Home Sweet Home is coming to Vancouver! For those of you who haven’t heard, it’s a totally free, installation-style presentation where you get the chance to build the home of your dreams – in miniature! Home Sweet Home is brought to you all the way from the UK by Abigail Conway and Lucy Hayhoe and their artistic company Subject to_change. Home Sweet Home has already traveled the globe to places like Japan, the United States and throughout Europe and now they’re finally coming to Vancouver. We caught up with creator Lucy Hayhoe to find out more about this exciting, one-of-a-kind experience.
Creators Lucy Hayhoe and Abigail Conway. Photo by Michael Owen Baker*
Home Sweet Home is a theatrical experience quite different from your typical theatre-going performance. Can you start by explaining Home Sweet Home, and where the idea came from for the project?
Home Sweet Home is a durational spectator-led installation. It is a miniature flat-packed cardboard town, created by those who wish to build it. The boundaries of the town are laid out in advance with key environmental and geographical features as well as infrastructure and land plots for home dwellings. Flat-packed cardboard buildings are prepared and placed on the canvas ready for purchase (no money is actually exchanged, however) by the participants in the building of the new community. Participants choose a plot, buy a house and decorate it as they wish. Some plots will allow for garden space, which can also be individualised by house owners. When the buildings are all sold and the community is built, the street party heralds the end of this transient, miniature world of cardboard buildings. The community is dismantled but residents can take away their house and so carry with them a trace of the community that was, and their role within it.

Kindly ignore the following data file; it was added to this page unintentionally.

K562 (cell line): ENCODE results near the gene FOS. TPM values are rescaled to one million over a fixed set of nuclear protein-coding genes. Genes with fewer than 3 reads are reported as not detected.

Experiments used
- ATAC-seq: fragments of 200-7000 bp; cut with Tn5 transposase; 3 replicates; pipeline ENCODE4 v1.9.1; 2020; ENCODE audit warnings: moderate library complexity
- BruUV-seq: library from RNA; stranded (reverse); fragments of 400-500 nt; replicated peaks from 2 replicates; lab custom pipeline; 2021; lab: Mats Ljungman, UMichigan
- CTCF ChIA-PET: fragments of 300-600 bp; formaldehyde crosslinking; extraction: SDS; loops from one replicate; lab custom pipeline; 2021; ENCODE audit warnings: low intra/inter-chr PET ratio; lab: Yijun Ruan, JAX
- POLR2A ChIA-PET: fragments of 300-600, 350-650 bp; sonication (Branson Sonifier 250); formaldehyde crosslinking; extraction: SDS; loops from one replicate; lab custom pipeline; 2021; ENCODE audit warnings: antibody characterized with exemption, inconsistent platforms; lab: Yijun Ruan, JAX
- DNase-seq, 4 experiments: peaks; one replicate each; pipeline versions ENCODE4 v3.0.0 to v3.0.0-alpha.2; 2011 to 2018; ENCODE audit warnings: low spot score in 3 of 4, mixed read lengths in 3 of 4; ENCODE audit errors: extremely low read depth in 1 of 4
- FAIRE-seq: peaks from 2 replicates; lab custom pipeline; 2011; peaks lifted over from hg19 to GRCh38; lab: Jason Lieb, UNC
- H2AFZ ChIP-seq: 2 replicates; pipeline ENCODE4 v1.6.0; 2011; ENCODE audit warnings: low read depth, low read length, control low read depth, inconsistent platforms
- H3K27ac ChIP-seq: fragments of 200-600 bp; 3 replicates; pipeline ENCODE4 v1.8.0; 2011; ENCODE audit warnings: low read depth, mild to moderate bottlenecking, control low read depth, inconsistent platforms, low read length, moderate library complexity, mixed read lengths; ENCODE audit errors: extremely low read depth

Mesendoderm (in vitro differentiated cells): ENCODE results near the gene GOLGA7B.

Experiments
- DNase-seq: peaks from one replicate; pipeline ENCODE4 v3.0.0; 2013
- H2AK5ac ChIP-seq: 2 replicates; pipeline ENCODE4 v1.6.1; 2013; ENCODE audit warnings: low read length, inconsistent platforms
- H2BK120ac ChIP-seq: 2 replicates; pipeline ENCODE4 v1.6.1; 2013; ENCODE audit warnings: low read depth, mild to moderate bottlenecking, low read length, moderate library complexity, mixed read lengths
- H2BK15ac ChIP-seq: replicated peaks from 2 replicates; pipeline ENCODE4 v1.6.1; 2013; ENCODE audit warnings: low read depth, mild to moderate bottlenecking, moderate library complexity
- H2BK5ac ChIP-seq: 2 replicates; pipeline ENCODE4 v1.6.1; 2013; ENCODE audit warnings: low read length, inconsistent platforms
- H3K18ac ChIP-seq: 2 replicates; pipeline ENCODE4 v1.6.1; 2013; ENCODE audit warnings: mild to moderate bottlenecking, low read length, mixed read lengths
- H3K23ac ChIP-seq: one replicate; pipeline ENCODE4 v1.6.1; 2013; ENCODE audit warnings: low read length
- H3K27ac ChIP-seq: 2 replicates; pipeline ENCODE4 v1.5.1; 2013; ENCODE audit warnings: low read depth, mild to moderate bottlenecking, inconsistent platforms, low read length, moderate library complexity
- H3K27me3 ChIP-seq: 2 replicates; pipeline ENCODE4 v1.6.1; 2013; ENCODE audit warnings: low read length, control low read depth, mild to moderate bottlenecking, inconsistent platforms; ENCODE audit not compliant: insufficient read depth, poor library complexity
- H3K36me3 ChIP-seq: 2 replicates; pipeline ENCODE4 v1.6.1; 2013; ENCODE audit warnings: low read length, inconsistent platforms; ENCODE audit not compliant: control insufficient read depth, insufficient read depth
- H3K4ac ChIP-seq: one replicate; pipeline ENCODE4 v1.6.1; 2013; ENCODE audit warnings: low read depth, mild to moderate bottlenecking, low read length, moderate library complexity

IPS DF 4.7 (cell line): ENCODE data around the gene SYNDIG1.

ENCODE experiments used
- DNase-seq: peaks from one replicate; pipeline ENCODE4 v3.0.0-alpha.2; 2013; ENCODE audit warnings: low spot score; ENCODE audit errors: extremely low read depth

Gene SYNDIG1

The idea came from an exploration into individual and collective space. We wanted to create a piece in which people participated directly, and that what they had made as individuals contributed to a generative and collective outcome. We were also conscious about giving people room and space to be creative whilst providing the necessary framework to inspire the audience. We believe the project works so well as it has achieved a balance of these two principles, and also because it’s fun!
The Local FM Radio Station
Home Sweet Home has a local FM radio station, a postal service, a community notice board and a local city council to help residents settle in. Can you talk a little about these services, how they work and what they do for the community?
The communication devices are vital in allowing participants to role play. The notice board allows for advertisements of local businesses. The postal service allows residents to communicate with one another, and the town councillor is there to guide and oversee all proceedings. The local radio station not only entertains but also facilitates communication between the residents and the district members of the County [City] Council and gives airtime to local issues. The cardboard town soon becomes a living, thriving community.
People are allowed to let their imaginations go wild to create the house of their dreams. What’s the most outlandish, extravagant and/or memorable house you’ve seen?